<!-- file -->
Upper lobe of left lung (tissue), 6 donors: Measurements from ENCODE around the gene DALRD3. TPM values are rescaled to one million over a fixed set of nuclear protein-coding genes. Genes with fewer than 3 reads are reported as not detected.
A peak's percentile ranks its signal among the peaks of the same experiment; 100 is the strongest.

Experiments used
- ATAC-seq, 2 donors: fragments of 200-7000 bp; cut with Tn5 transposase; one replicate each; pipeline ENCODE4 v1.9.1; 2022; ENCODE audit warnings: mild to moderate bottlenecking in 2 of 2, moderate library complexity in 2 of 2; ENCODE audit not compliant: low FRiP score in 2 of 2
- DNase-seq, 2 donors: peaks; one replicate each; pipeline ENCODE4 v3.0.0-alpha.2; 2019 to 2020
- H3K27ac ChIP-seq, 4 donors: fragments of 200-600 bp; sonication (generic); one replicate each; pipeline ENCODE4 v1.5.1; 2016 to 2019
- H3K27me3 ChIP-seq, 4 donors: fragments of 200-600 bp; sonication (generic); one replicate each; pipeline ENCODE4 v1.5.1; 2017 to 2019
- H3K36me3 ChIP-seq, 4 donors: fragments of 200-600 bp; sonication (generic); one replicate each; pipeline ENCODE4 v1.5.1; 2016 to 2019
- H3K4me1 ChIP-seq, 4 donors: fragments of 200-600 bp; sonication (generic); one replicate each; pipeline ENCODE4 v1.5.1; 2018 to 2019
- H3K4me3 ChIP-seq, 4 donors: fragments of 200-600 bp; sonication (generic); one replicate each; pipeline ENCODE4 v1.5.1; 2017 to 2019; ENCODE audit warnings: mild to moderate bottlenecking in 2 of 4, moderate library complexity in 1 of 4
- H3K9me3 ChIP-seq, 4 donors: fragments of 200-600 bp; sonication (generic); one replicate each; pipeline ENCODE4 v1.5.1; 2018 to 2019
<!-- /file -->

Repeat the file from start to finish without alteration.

Upper lobe of left lung (tissue), 6 donors: Measurements from ENCODE around the gene DALRD3. TPM values are rescaled to one million over a fixed set of nuclear protein-coding genes. Genes with fewer than 3 reads are reported as not detected.
A peak's percentile ranks its signal among the peaks of the same experiment; 100 is the strongest.

Experiments used
- ATAC-seq, 2 donors: fragments of 200-7000 bp; cut with Tn5 transposase; one replicate each; pipeline ENCODE4 v1.9.1; 2022; ENCODE audit warnings: mild to moderate bottlenecking in 2 of 2, moderate library complexity in 2 of 2; ENCODE audit not compliant: low FRiP score in 2 of 2
- DNase-seq, 2 donors: peaks; one replicate each; pipeline ENCODE4 v3.0.0-alpha.2; 2019 to 2020
- H3K27ac ChIP-seq, 4 donors: fragments of 200-600 bp; sonication (generic); one replicate each; pipeline ENCODE4 v1.5.1; 2016 to 2019
- H3K27me3 ChIP-seq, 4 donors: fragments of 200-600 bp; sonication (generic); one replicate each; pipeline ENCODE4 v1.5.1; 2017 to 2019
- H3K36me3 ChIP-seq, 4 donors: fragments of 200-600 bp; sonication (generic); one replicate each; pipeline ENCODE4 v1.5.1; 2016 to 2019
- H3K4me1 ChIP-seq, 4 donors: fragments of 200-600 bp; sonication (generic); one replicate each; pipeline ENCODE4 v1.5.1; 2018 to 2019
- H3K4me3 ChIP-seq, 4 donors: fragments of 200-600 bp; sonication (generic); one replicate each; pipeline ENCODE4 v1.5.1; 2017 to 2019; ENCODE audit warnings: mild to moderate bottlenecking in 2 of 4, moderate library complexity in 1 of 4
- H3K9me3 ChIP-seq, 4 donors: fragments of 200-600 bp; sonication (generic); one replicate each; pipeline ENCODE4 v1.5.1; 2018 to 2019